Monday night was the premiere of “The Chicago Code.” It was much better than I thought it was going to be. The best part is that it feels like it might have some staying power. On the rare occasion that one of the major broadcast networks puts out a show that I like no one else seems to like it. For example, it looks like “Fringe” is about to ride off into that sunset known as cancellation. It’s already been moved to Friday night TV land purgatory. I think “The Chicago Code” will be around for a least a few seasons. In any case, I’m looking forward to the second episode.
The Chicago Code – Season 1 : Ep. 1
Have you ever passed those Rug Doctor machines in your local grocery store? They are carpet cleaning machines for rent. I have walked passed those machines countless times and never really gave them a second though until my wife suggested we rent one to clean our kids’ playroom. I was skeptical. How could a carpet shampooer you rent at the grocery store do a good job? This seemed like a waste of money to me. However, I was proven wrong.
I am happy to report that the Rug Doctor did an admirable job at cleaning our basement carpet. We rented the machine for an entire day, but we only needed a few hours to clean the room. I was amazed at how much dirt the Rug Doctor was able to pull out of the carpet. One disadvantage that I can think of was that you needed to empty the wastewater quite often. I could only do three passes across the room before I was out of cleaning solution and needed to clean out to discharge tank.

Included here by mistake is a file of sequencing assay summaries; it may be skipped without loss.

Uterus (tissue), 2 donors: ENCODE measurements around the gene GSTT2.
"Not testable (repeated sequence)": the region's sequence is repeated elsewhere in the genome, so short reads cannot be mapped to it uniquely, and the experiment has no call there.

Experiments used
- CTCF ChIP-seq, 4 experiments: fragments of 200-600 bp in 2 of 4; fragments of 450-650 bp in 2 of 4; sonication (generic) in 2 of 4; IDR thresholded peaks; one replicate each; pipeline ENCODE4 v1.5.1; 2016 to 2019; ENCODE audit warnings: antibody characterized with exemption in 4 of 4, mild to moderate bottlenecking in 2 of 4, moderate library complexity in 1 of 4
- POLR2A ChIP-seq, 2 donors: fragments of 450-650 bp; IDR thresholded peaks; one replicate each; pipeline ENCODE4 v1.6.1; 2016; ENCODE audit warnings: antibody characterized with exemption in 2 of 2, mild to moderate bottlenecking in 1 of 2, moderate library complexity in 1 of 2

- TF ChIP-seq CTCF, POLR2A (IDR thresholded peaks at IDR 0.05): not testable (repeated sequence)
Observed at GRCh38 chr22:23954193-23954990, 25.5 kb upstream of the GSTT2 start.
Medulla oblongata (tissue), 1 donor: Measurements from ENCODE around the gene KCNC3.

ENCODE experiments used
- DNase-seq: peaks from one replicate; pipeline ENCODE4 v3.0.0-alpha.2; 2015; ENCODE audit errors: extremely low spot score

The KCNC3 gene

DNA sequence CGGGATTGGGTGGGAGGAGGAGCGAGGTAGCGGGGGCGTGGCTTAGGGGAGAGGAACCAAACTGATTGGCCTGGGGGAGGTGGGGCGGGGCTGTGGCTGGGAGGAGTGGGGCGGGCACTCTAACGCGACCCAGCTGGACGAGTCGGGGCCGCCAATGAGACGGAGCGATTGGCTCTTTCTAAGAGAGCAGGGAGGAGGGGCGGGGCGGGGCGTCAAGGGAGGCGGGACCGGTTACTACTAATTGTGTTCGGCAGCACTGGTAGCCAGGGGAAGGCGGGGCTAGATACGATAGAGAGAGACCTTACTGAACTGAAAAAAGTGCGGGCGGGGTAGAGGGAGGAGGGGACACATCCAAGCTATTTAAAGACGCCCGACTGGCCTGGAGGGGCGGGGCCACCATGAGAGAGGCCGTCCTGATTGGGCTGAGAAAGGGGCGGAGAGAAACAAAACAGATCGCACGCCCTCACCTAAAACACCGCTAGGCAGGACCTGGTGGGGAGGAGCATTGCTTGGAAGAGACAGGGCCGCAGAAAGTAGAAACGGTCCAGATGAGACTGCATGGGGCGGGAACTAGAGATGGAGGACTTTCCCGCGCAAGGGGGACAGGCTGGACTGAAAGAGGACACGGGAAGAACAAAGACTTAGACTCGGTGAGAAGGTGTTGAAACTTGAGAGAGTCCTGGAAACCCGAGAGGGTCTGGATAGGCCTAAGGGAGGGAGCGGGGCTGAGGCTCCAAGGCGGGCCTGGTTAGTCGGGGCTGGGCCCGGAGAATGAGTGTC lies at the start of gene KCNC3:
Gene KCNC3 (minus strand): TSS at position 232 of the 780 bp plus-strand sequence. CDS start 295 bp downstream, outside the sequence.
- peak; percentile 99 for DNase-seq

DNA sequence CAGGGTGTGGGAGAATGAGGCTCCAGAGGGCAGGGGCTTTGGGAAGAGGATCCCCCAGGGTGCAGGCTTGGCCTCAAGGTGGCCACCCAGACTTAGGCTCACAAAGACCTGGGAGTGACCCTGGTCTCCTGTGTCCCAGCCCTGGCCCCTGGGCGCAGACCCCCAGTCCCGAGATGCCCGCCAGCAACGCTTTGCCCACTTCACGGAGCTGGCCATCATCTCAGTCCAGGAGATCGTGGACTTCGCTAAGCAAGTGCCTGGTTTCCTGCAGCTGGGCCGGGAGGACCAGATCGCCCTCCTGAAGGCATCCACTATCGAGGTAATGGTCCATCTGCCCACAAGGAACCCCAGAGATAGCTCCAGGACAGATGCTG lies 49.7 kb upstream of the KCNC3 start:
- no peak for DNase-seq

So, the next time you are walking out of your grocery store, think about picking up some clean carpets as well. Buy some carpet shampoo, rent a Rug Doctor, and enjoy clean carpets!
There’s a small store in L.A. that specializes entirely in soda pop. The owner of Galco’s Soda Pop Stop, John Nese, is my hero. He is knowledgeable and a champion of the little guy. He often won’t carry Coke or Pepsi products because his low volumes can’t compete with nearby large chain stores which can offer his customers a better price. Instead, he carries brands from small and micro manufacturers from around the world. Nese says he doesn’t work, but gets to play all day long. His passion is rare and enviable. Check out this YouTube clip about John and his Soda Pop Stop.
Yes, the economy sucks. Yes, the job market is fairing even worse than the economy at the moment. Yes, being creative and thinking outside the box will give you an advantage over the rest of the folks competing for jobs. However, there is still a right way and a wrong way to go about securing gainful employment. For example, there was a man from Haverstraw, NY who we’ll call Bobby Joe. Bobby Joe was unemployed and facing a negative cash flow situation. He needed a job and he need a quick buck or two.